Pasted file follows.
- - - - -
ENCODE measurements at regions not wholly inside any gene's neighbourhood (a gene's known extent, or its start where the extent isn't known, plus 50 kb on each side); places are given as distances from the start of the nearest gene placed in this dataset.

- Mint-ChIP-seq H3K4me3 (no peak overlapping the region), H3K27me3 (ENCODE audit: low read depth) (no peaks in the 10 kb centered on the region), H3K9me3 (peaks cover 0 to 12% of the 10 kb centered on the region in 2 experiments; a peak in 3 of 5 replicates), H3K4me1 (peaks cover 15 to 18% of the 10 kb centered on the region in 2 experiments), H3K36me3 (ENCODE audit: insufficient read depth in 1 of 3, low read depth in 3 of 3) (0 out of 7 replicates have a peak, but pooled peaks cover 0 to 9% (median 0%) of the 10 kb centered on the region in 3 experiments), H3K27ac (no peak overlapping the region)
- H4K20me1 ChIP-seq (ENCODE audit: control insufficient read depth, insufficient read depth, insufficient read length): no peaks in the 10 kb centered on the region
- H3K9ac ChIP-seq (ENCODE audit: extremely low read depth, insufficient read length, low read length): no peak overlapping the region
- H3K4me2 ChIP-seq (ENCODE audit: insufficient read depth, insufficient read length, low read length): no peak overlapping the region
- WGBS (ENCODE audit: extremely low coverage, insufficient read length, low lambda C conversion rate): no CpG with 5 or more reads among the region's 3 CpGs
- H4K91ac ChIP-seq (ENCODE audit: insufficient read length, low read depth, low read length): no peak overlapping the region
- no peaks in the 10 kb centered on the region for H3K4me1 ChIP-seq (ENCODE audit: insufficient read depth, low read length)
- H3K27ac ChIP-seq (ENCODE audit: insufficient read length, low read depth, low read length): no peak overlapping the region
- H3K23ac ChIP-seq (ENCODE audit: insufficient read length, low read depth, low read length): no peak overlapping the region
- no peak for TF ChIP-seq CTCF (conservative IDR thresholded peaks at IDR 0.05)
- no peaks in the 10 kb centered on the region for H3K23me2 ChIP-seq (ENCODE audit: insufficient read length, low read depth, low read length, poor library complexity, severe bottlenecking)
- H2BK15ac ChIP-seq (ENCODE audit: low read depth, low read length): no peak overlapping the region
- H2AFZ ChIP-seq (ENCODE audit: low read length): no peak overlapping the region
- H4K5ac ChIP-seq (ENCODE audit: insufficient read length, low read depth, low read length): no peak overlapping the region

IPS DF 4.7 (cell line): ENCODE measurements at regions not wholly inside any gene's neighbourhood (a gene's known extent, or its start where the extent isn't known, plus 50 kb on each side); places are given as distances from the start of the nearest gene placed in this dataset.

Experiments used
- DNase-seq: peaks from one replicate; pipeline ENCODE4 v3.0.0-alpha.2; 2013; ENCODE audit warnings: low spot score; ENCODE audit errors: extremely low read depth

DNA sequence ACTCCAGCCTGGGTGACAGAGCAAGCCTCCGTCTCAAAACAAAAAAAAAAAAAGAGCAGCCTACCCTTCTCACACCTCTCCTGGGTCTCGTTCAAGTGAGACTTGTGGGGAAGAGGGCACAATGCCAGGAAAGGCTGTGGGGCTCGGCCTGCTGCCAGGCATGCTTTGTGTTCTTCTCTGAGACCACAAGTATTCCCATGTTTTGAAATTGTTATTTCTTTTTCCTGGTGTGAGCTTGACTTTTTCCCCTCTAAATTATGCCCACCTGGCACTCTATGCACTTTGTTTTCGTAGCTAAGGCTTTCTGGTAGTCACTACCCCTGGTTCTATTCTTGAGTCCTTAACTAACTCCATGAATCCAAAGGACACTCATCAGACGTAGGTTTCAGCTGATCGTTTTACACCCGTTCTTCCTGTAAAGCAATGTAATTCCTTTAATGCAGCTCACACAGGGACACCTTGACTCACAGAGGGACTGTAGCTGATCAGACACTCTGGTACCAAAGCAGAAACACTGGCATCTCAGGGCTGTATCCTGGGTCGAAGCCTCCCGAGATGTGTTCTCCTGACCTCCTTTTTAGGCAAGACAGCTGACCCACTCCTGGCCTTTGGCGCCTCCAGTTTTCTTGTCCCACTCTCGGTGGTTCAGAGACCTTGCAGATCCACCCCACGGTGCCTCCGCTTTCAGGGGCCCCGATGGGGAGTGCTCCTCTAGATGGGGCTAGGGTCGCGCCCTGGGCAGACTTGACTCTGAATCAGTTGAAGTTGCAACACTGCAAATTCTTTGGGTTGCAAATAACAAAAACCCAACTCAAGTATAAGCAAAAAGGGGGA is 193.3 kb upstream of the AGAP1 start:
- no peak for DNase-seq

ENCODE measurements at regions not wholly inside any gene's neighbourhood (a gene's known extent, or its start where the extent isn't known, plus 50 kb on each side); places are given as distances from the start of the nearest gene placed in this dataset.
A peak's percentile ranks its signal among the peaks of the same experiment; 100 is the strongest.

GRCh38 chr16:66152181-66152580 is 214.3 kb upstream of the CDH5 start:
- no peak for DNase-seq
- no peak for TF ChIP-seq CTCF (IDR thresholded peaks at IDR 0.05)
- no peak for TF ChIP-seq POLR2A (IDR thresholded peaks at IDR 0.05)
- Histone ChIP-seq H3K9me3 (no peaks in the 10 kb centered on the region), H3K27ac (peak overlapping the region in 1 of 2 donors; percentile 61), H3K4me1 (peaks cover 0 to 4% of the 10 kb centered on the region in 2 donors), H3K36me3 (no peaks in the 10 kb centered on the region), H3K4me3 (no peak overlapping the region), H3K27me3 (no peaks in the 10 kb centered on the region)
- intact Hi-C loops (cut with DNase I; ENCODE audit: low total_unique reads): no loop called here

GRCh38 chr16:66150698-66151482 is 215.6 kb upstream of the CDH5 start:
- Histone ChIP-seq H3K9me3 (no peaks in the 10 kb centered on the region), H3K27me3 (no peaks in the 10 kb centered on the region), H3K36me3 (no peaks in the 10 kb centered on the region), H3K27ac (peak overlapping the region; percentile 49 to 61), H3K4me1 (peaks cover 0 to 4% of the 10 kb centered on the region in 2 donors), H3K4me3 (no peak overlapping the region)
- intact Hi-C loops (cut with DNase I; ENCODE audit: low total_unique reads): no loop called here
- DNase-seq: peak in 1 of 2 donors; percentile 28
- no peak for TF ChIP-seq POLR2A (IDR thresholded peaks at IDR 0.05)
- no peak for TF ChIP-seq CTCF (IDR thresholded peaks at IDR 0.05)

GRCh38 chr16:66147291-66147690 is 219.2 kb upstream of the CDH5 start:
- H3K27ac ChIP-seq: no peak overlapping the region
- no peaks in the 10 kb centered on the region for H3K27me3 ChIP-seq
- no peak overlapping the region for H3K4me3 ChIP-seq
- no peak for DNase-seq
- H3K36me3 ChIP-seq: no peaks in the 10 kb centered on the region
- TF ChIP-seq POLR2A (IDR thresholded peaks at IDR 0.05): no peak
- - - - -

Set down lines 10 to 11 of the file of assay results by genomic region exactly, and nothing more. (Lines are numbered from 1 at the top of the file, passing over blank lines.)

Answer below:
- H3K23ac ChIP-seq (ENCODE audit: insufficient read length, low read depth, low read length): no peak overlapping the region
- no peak for TF ChIP-seq CTCF (conservative IDR thresholded peaks at IDR 0.05)